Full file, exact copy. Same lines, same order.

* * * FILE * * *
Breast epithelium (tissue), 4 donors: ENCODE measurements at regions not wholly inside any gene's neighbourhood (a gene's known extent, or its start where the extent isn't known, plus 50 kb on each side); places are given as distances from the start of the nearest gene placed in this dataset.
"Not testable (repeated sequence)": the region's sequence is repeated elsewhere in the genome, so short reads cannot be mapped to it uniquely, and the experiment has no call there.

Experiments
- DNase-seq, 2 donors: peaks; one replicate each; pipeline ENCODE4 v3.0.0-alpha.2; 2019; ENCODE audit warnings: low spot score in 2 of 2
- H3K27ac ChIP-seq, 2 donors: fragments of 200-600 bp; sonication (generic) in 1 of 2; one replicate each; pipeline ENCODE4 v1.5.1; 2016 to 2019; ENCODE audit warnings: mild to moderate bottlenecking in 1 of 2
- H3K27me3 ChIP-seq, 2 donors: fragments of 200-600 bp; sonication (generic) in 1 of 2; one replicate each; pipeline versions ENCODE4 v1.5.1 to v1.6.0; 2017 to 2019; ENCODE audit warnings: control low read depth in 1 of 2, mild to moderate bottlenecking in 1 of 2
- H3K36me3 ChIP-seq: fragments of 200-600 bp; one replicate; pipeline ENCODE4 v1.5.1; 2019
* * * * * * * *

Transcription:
Breast epithelium (tissue), 4 donors: ENCODE measurements at regions not wholly inside any gene's neighbourhood (a gene's known extent, or its start where the extent isn't known, plus 50 kb on each side); places are given as distances from the start of the nearest gene placed in this dataset.
"Not testable (repeated sequence)": the region's sequence is repeated elsewhere in the genome, so short reads cannot be mapped to it uniquely, and the experiment has no call there.

Experiments
- DNase-seq, 2 donors: peaks; one replicate each; pipeline ENCODE4 v3.0.0-alpha.2; 2019; ENCODE audit warnings: low spot score in 2 of 2
- H3K27ac ChIP-seq, 2 donors: fragments of 200-600 bp; sonication (generic) in 1 of 2; one replicate each; pipeline ENCODE4 v1.5.1; 2016 to 2019; ENCODE audit warnings: mild to moderate bottlenecking in 1 of 2
- H3K27me3 ChIP-seq, 2 donors: fragments of 200-600 bp; sonication (generic) in 1 of 2; one replicate each; pipeline versions ENCODE4 v1.5.1 to v1.6.0; 2017 to 2019; ENCODE audit warnings: control low read depth in 1 of 2, mild to moderate bottlenecking in 1 of 2
- H3K36me3 ChIP-seq: fragments of 200-600 bp; one replicate; pipeline ENCODE4 v1.5.1; 2019